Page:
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GLK Machinery Pty Ltd v S.I.D.C. Pty Ltd[2017] QCATA 125

GLK Machinery Pty Ltd v S.I.D.C. Pty Ltd[2017] QCATA 125

CITATION:

GLK Machinery Pty Ltd v S.I.D.C. Pty Ltd [2017] QCATA 125

PARTIES:

GLK Machinery Pty Ltd

(Appellant)

v

S.I.D.C. Pty Ltd

(Respondent)

APPLICATION NUMBER:

APL062-17

MATTER TYPE:

Appeals

HEARING DATE:

2 November 2017

HEARD AT:

Brisbane

DECISION OF:

Member Hughes

DELIVERED ON:

7 November 2017

DELIVERED AT:

Brisbane

ORDERS MADE:

  1. Leave to appeal refused.

CATCHWORDS:

APPEAL AND NEW TRIAL – APPEAL – GENERAL PRINCIPLES – INTERFERENCE WITH DISCRETION OF TRIBUNAL BELOW – PARTICULAR CASES – CONTROL OVER PROCEEDINGS – ADMISSION OF EVIDENCE – where appellant did not explain why material not submitted earlier – where material would not have important impact on result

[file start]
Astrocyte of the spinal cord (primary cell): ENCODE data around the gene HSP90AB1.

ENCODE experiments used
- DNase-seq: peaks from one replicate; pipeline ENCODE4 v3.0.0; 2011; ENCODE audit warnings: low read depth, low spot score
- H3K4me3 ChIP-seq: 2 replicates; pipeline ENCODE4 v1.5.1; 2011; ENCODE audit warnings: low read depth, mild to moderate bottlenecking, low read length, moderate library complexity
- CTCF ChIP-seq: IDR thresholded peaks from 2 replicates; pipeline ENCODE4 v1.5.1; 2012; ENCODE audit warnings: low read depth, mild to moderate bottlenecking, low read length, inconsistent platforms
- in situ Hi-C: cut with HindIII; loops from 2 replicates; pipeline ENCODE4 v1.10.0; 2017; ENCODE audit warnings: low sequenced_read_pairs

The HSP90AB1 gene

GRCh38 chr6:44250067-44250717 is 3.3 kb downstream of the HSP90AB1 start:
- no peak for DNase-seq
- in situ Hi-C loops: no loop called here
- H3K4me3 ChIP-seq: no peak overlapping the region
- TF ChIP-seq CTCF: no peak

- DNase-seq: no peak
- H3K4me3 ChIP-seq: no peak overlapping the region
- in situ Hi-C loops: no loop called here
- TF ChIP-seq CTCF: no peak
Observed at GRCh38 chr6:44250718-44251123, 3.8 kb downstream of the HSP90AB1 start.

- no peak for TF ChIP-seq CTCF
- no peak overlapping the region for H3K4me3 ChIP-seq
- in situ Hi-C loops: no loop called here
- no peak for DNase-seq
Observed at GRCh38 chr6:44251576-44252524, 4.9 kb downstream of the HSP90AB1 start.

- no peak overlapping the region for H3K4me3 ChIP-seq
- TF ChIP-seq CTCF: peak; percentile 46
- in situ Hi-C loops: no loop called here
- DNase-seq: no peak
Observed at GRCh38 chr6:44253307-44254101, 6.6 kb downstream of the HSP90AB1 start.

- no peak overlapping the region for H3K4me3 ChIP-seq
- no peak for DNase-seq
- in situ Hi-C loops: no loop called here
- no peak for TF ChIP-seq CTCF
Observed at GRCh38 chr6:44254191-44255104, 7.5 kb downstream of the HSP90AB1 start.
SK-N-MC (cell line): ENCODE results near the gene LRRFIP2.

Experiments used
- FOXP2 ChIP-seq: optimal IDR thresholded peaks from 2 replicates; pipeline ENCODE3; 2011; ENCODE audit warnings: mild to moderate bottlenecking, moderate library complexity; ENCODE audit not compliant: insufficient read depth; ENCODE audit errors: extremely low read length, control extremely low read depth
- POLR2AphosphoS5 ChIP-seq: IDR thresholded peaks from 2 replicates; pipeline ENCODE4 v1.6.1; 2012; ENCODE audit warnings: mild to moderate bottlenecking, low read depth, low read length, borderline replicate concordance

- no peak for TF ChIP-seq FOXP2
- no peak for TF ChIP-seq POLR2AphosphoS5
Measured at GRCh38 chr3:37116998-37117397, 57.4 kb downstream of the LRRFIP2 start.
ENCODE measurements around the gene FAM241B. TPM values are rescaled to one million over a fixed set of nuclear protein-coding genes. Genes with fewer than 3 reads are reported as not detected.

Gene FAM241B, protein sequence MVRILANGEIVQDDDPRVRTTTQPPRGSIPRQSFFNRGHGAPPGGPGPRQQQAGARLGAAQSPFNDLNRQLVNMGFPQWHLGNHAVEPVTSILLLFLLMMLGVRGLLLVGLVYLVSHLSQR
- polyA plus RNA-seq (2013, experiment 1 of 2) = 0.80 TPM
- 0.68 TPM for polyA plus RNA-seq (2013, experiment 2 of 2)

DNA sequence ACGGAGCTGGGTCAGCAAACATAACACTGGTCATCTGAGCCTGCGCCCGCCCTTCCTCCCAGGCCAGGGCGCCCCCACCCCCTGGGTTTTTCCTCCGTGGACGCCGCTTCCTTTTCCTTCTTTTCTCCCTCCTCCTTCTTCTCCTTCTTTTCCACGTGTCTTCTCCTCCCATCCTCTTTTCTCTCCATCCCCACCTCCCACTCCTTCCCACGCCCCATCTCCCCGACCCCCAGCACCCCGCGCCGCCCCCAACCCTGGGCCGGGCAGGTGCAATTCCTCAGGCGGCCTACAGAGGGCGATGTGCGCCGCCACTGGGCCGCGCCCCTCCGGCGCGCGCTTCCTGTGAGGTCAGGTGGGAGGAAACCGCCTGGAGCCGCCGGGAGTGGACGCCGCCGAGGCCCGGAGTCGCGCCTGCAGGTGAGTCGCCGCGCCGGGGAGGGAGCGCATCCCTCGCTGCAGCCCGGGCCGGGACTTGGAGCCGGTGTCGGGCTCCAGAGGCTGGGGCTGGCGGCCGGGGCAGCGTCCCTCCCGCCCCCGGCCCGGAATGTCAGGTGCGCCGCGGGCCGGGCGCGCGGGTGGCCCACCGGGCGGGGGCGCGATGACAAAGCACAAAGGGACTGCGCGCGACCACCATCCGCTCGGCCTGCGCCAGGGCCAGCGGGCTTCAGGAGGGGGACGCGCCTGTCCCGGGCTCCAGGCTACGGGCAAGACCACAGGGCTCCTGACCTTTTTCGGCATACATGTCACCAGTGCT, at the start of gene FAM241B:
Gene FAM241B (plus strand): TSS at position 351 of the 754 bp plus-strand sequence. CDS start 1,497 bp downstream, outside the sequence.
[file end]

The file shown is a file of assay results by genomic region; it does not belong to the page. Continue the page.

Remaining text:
APPEAL AND NEW TRIAL – APPEAL – GENERAL PRINCIPLES – INTERFERENCE WITH MEMBER’S FINDINGS OF FACT – where evidence capable of supporting findings – where Tribunal applied correct legal principles – where Tribunal gave sufficient reasons

Queensland Civil and Administrative Tribunal Act 2009 (Qld), s 13, s 143

Bradlyn Nominees Pty Ltd v Saikovski [2012] QCATA 39

Cachia v Grech [2009] NSWCA 232

Cavalliotis v Rizio & Anor [2013] QCATA 201

Chambers v Jobling (1986) 7 NSWLR 1

Clarke v Japan Machines (Australia) Pty Ltd [1984] 1 Qd R 404

Dearman v Dearman (1908) 7 CLR 549

Glenwood Properties Pty Ltd v Delmoss Pty Ltd [1986] 2 Qd R 388